The Blood of Heaven by Kent Wascom
|The Blood of Heaven by Kent Wascom|
|Category: Historical Fiction|
|Reviewer: Ani Johnson|
|Summary: A tale from the pioneering days of the US based on historical characters. Violent, depressing and full of characters with no redeeming qualities, but there again so is Lord of the Flies and that's not done too badly.|
|Buy? No||Borrow? Maybe|
|Pages: 464||Date: November 2013|
|Publisher: Grove Press/Atlantic Monthly Press|
|External links: Author's website|
1799 in America and Angel Woolsack is the son of an itinerant preacher, travelling around Louisiana. Life isn't easy as Angel is torn between the puritanical fire and brimstone upbringing of Preacher-Father and his desire to be a normal young man within the confines of a religious community. Eventually Angel's desire to express himself leads to tragedy and, with his only friend Samuel Kemper for company, he is cast out by those he loves. Angel and Samuel decide to search for Samuel's elder brother, Reuben, and thus begins the adventure that will take them to Florida, bring Angel a feisty bride and provide a place in the history books for the Kemper brothers as they grapple for land against the Spanish.
Debut American novelist Kent Wascom has chosen an historical path less trod on which to base his story. At least it's not a well-trodden path for those of us here in the UK more used to a steady diet of the War of Independence and the American Civil War when it comes to early colonial conflict. For this reason it has the potential to be different and it is, but not in a way that will appeal to all.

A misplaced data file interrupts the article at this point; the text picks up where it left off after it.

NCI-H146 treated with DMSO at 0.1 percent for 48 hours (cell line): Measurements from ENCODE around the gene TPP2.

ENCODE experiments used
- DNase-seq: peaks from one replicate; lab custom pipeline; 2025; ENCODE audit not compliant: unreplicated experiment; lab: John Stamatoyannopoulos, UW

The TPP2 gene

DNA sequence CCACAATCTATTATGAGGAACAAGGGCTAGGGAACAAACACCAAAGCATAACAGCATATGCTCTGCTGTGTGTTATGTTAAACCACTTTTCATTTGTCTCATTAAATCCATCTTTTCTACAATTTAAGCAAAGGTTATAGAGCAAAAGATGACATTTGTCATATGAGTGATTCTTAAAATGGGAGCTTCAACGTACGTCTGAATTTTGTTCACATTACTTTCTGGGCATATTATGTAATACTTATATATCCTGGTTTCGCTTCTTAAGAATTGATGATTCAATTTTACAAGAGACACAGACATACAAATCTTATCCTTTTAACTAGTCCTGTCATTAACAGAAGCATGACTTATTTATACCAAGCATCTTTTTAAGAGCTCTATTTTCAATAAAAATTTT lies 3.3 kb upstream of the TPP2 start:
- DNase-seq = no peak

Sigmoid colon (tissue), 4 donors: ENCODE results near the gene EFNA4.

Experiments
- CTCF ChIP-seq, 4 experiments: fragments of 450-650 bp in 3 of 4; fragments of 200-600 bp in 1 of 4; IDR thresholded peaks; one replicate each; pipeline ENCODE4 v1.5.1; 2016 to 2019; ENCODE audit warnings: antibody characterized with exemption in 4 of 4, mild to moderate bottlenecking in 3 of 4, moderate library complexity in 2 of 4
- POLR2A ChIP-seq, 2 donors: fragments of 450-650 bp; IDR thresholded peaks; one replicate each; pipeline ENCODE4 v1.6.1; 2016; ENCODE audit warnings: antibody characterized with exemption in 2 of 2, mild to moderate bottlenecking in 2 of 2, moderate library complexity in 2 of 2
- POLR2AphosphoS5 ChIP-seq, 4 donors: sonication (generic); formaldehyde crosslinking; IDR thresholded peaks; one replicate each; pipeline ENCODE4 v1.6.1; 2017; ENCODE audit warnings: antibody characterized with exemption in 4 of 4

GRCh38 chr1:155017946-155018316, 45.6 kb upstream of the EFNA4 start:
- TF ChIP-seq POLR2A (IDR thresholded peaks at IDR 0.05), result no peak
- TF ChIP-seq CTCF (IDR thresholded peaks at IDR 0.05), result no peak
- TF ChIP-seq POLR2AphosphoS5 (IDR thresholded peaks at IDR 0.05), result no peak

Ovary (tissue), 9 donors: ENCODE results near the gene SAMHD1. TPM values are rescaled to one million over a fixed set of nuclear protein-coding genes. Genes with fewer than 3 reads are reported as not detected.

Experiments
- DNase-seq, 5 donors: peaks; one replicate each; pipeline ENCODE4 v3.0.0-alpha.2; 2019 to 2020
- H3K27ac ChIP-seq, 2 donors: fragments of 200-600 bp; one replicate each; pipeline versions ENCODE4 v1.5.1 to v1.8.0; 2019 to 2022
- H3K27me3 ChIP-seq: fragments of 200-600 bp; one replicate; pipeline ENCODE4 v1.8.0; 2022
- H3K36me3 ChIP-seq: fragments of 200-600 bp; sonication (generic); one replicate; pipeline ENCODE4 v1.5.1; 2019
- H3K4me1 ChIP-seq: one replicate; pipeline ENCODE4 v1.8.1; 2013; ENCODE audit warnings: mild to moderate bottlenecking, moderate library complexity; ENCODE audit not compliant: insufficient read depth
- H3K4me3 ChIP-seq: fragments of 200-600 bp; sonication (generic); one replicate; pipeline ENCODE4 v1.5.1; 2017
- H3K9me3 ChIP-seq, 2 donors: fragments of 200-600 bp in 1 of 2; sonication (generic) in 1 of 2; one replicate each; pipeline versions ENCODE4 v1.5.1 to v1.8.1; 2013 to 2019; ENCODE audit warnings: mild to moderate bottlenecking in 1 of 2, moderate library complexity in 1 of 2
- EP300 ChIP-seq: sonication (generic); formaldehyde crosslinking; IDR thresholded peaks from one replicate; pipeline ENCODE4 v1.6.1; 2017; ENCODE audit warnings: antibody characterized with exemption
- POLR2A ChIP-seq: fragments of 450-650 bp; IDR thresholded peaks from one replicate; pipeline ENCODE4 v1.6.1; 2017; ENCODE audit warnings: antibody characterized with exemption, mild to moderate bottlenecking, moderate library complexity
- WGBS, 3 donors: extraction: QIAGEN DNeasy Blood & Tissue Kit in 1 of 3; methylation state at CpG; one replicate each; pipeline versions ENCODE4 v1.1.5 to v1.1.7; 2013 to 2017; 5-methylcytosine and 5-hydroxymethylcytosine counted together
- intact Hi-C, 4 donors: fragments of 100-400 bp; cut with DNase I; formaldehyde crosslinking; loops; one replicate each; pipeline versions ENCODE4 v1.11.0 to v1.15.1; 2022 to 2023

The language drifts between the poetic and the brutal, giving us a good feel for the dark times and struggles associated with forging a future in an every-man-for-himself society. However the darkness predominates over light; we begin the book with Angel urinating blood out of a window and, as he tells his tale in flashback, the bad times just keep on coming. To begin with I was fully behind Angel, plumping for him in his often hugely difficult plight but eventually I found myself being ground down.
For instance early on in the proceedings the Woolsacks' community decide that the neighbouring village is responsible for murder on tenuous evidence. Therefore the Preacher-Father (as Angel always calls his dad) leads his people in a massacre with victims spanning all ages and genders. I'm not adverse to adult themes and an emphasis on blood lust being used to either shock or further a plot but here it adds to the miasma of depression that covers the Kempers' world, most of its population, for me, being totally without redeeming features and hence very difficult to like or engage with.
His knack of conveying brutality actually assists Kent to create an authentic feeling for the horror of slavery. Also there are some interesting historical moments as we observe the posturing and carving-up of America between 'Americans', French and Spanish. I found myself putting some of my misgivings aside temporarily in the final sections of the novel as the political posturing took over and we're given the opportunity of watching the brains of the founding fathers at work. If this had been a political novel with more of that, it could easily gain a star as Kent shows himself to be a writer of talent.
Although I found the historical sidebars enthralling in the breaks between death and dinge (e.g. the story of the woman who unfortunately wiped out a whole indigenous colony with some stamina and an STD) I couldn't wholly agree with the glowing praise in the book blurb, but perhaps you can?
I'd like to thank Grove Press/Atlantic Monthly Press for providing us with a copy for review.
Further Reading: If you would like to read a book that chronicles the life of the early pioneers in all its brutality and poignancy and does so, for me, more effectively, try The Purchase by Linda Spalding.
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